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Installing and Configuring a Modem : Modifying the Modem’s Advanced Properties

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The Advanced tab of the modem’s property sheet has a text box named Extra Initialization Commands. Any text you enter into this box is used by Windows XP to initialize the modem. Use this text box to add AT commands or other initialization settings, as described in your modem manual. Note that these commands are sent to the modem after Windows XP has sent the modem’s default initialization string.

For example, you can get most modems to dial faster by changing the value of the S11 register, which sets the number of milliseconds between numbers dialed. The default on most modems is about 70, so try lowering this number gradually until the dialing no longer works. On my modem, I put ATS11=40 in the Extra Initialization Commands text box.



Modifying Advanced Port Settings

In the Advanced tab, clicking the Advanced Port Settings button displays the Advanced Settings dialog box, shown in Figure 1. You use this dialog box to control the FIFO buffers used by the serial port’s UART chip. (This applies only to serial ports that have a 16550-compatible UART. The type of UART you have is one of the things displayed in the modem diagnostics test I told you about earlier.)

Figure 1. The Advanced Settings dialog box enables you to customize the FIFO buffers for a 16550 UART.

Recall from our earlier discussion that the purpose of the UART is to convert the CPU’s outgoing bytes into bits for modem transmission, as well as to convert the modem’s incoming bits into bytes for the CPU. The FIFO buffers are storage areas that the UART uses to hold incoming (the receive buffers) and outgoing (the transmit buffers) bytes. When a certain number of these buffers are full, the UART generates an interrupt to let the CPU know what’s going on.

The two sliders determine when these interrupts are sent:

  • Moving the sliders to the right means that more buffers must be full before an interrupt is sent. This means fewer interrupts are generated, so performance increases.

  • Moving the sliders to the left means that fewer buffers must be full before an interrupt is sent. This gives the CPU more opportunity to deal with the buffers, so you’re less likely to have transmission problems.

Modifying Default Preferences

In the Advanced tab, clicking the Change Default Preferences button displays the modem’s Default Preferences dialog box, The Call Preference group has two options:

Disconnect a Call If Idle for More Than x MinsIf you activate this check box, Windows XP monitors the connection for activity. If there is no activity within the specified number of minutes, Windows XP disconnects the call. (Note that this check box will be disabled if your modem doesn’t support this property.)

Caution

Forgetting that your modem is connected to a remote system is easy to do. If you pay money for your connection time—either a per-minute connect fee or a long distance charge—be sure to activate the Disconnect a Call If Idle for More Than x Mins check box. For the idle time, enter a value between 1 and 42 minutes.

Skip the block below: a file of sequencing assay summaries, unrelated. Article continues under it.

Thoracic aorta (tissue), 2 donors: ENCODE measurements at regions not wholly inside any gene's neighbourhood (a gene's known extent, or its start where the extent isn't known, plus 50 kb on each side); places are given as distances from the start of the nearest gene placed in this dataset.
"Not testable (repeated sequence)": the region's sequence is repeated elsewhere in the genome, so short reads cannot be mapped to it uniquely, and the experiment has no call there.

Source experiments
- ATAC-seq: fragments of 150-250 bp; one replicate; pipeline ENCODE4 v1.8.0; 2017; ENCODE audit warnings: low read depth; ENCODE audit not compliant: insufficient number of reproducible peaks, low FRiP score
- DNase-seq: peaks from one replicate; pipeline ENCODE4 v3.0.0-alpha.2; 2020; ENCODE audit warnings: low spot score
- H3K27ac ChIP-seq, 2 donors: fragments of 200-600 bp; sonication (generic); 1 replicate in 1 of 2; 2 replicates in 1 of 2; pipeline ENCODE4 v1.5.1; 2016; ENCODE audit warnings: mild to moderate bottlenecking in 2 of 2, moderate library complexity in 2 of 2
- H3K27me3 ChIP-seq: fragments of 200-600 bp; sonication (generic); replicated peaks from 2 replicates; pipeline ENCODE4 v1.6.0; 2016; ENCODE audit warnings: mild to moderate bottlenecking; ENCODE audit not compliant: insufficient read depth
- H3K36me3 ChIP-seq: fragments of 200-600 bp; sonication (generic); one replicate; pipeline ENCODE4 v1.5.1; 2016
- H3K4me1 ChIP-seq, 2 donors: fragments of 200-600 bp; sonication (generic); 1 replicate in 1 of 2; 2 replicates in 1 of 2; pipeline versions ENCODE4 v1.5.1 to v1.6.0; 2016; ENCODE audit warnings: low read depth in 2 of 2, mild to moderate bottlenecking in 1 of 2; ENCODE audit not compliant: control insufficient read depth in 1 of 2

Cancel the Call If Not Connected Within x SecsIf you activate this check box, Windows XP gives the modem the specified number of seconds to connect to the remote system. If the connection doesn’t happen within that time, Windows XP cancels the call. If you’re connecting to a system that takes a while to connect (such as an international call), adjust the number of seconds accordingly (you can enter any integer value between 1 and 254).

The Data Connection Preferences group has options that enable you to configure the various modem protocols, including error correction, compression, flow control, and modulation. Besides setting the default port speed, you can also use the following lists:

Data ProtocolUse this list to select or disable the modem’s built-in error-checking protocol (such as V.42 or MNP 4). Select Standard EC to enable the modem to negotiate the error correction method with the remote mode; select Forced EC to require that the modem use V.42 (if the remote modem doesn’t support V.42, the connection is canceled); select None to disable error checking. (Disable error checking only if you are having trouble connecting to the remote modem.)
CompressionUse this list to enable or disable the modem’s built-in data compression protocol (such as V.44 or V.42bis). As explained earlier, you can use compression for text and binary files, but you should disable it for compressed file transfers.
Flow ControlUse this list to select or disable flow control. Select Hardware (RTS/CTS), Xon/Xoff (software), or None.

In the Advanced tab, use the Data Bits, Parity, and Stop Bits lists to set the default values for these connection parameters. For some modems, you can also use the Modulation list to specify whether the modem uses its default modulation protocol (the Standard option) or some other proprietary protocol.

Other -----------------
- Installing and Configuring a Modem : Modifying the Modem’s General Properties
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